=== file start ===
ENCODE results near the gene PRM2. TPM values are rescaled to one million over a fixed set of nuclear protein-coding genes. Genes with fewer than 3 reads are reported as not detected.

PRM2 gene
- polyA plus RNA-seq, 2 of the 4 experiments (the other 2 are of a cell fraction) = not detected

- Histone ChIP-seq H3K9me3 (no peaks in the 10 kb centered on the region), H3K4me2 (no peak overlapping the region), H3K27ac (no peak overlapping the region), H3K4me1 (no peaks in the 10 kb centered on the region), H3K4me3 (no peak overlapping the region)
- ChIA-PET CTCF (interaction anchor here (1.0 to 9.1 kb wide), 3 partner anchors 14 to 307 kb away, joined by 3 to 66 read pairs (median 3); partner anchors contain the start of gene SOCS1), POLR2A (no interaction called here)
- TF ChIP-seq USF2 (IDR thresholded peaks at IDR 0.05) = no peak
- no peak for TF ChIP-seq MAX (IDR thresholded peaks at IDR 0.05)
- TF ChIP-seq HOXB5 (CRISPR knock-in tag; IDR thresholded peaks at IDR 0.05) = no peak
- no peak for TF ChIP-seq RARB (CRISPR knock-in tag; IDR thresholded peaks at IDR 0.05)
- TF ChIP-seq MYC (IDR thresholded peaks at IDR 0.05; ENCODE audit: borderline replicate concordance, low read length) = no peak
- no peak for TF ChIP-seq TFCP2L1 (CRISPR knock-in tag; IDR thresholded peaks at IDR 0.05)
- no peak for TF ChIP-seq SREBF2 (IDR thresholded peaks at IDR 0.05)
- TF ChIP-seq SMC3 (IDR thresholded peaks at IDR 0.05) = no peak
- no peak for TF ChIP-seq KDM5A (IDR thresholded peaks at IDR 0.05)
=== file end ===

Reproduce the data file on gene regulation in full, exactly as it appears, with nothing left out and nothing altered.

ENCODE results near the gene PRM2. TPM values are rescaled to one million over a fixed set of nuclear protein-coding genes. Genes with fewer than 3 reads are reported as not detected.

PRM2 gene
- polyA plus RNA-seq, 2 of the 4 experiments (the other 2 are of a cell fraction) = not detected

- Histone ChIP-seq H3K9me3 (no peaks in the 10 kb centered on the region), H3K4me2 (no peak overlapping the region), H3K27ac (no peak overlapping the region), H3K4me1 (no peaks in the 10 kb centered on the region), H3K4me3 (no peak overlapping the region)
- ChIA-PET CTCF (interaction anchor here (1.0 to 9.1 kb wide), 3 partner anchors 14 to 307 kb away, joined by 3 to 66 read pairs (median 3); partner anchors contain the start of gene SOCS1), POLR2A (no interaction called here)
- TF ChIP-seq USF2 (IDR thresholded peaks at IDR 0.05) = no peak
- no peak for TF ChIP-seq MAX (IDR thresholded peaks at IDR 0.05)
- TF ChIP-seq HOXB5 (CRISPR knock-in tag; IDR thresholded peaks at IDR 0.05) = no peak
- no peak for TF ChIP-seq RARB (CRISPR knock-in tag; IDR thresholded peaks at IDR 0.05)
- TF ChIP-seq MYC (IDR thresholded peaks at IDR 0.05; ENCODE audit: borderline replicate concordance, low read length) = no peak
- no peak for TF ChIP-seq TFCP2L1 (CRISPR knock-in tag; IDR thresholded peaks at IDR 0.05)
- no peak for TF ChIP-seq SREBF2 (IDR thresholded peaks at IDR 0.05)
- TF ChIP-seq SMC3 (IDR thresholded peaks at IDR 0.05) = no peak
- no peak for TF ChIP-seq KDM5A (IDR thresholded peaks at IDR 0.05)